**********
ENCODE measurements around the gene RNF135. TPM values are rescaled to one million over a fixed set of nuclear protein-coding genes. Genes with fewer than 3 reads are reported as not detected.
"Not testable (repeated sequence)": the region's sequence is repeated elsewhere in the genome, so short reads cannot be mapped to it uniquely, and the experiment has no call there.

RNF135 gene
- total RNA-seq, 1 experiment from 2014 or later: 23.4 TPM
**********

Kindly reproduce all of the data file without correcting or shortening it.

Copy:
ENCODE measurements around the gene RNF135. TPM values are rescaled to one million over a fixed set of nuclear protein-coding genes. Genes with fewer than 3 reads are reported as not detected.
"Not testable (repeated sequence)": the region's sequence is repeated elsewhere in the genome, so short reads cannot be mapped to it uniquely, and the experiment has no call there.

RNF135 gene
- total RNA-seq, 1 experiment from 2014 or later: 23.4 TPM